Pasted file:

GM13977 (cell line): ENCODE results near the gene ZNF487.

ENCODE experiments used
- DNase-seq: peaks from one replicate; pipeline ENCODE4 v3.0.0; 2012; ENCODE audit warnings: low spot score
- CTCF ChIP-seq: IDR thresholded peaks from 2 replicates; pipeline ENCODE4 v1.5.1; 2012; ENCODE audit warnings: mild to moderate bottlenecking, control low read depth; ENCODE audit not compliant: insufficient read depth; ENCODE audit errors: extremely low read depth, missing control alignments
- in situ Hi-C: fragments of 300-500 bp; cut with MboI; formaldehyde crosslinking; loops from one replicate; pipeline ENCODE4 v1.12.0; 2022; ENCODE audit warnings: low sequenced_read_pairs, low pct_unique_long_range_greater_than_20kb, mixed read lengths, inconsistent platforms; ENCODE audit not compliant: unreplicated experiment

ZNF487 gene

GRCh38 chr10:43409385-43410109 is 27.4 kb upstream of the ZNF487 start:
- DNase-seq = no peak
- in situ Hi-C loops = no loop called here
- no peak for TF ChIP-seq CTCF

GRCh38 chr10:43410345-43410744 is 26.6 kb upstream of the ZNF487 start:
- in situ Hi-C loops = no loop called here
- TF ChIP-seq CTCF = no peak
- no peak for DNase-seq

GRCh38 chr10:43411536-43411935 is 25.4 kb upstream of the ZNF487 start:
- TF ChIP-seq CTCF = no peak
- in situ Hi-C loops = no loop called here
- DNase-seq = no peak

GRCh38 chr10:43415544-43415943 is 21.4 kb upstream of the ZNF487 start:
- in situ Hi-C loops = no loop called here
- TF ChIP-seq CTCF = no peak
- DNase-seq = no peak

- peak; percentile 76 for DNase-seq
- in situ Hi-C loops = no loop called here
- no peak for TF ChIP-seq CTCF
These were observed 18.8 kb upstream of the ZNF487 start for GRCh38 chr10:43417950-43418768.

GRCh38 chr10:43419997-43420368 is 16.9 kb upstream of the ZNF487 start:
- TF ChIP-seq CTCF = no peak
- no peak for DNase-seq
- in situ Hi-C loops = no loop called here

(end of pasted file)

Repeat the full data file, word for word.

GM13977 (cell line): ENCODE results near the gene ZNF487.

ENCODE experiments used
- DNase-seq: peaks from one replicate; pipeline ENCODE4 v3.0.0; 2012; ENCODE audit warnings: low spot score
- CTCF ChIP-seq: IDR thresholded peaks from 2 replicates; pipeline ENCODE4 v1.5.1; 2012; ENCODE audit warnings: mild to moderate bottlenecking, control low read depth; ENCODE audit not compliant: insufficient read depth; ENCODE audit errors: extremely low read depth, missing control alignments
- in situ Hi-C: fragments of 300-500 bp; cut with MboI; formaldehyde crosslinking; loops from one replicate; pipeline ENCODE4 v1.12.0; 2022; ENCODE audit warnings: low sequenced_read_pairs, low pct_unique_long_range_greater_than_20kb, mixed read lengths, inconsistent platforms; ENCODE audit not compliant: unreplicated experiment

ZNF487 gene

GRCh38 chr10:43409385-43410109 is 27.4 kb upstream of the ZNF487 start:
- DNase-seq = no peak
- in situ Hi-C loops = no loop called here
- no peak for TF ChIP-seq CTCF

GRCh38 chr10:43410345-43410744 is 26.6 kb upstream of the ZNF487 start:
- in situ Hi-C loops = no loop called here
- TF ChIP-seq CTCF = no peak
- no peak for DNase-seq

GRCh38 chr10:43411536-43411935 is 25.4 kb upstream of the ZNF487 start:
- TF ChIP-seq CTCF = no peak
- in situ Hi-C loops = no loop called here
- DNase-seq = no peak

GRCh38 chr10:43415544-43415943 is 21.4 kb upstream of the ZNF487 start:
- in situ Hi-C loops = no loop called here
- TF ChIP-seq CTCF = no peak
- DNase-seq = no peak

- peak; percentile 76 for DNase-seq
- in situ Hi-C loops = no loop called here
- no peak for TF ChIP-seq CTCF
These were observed 18.8 kb upstream of the ZNF487 start for GRCh38 chr10:43417950-43418768.

GRCh38 chr10:43419997-43420368 is 16.9 kb upstream of the ZNF487 start:
- TF ChIP-seq CTCF = no peak
- no peak for DNase-seq
- in situ Hi-C loops = no loop called here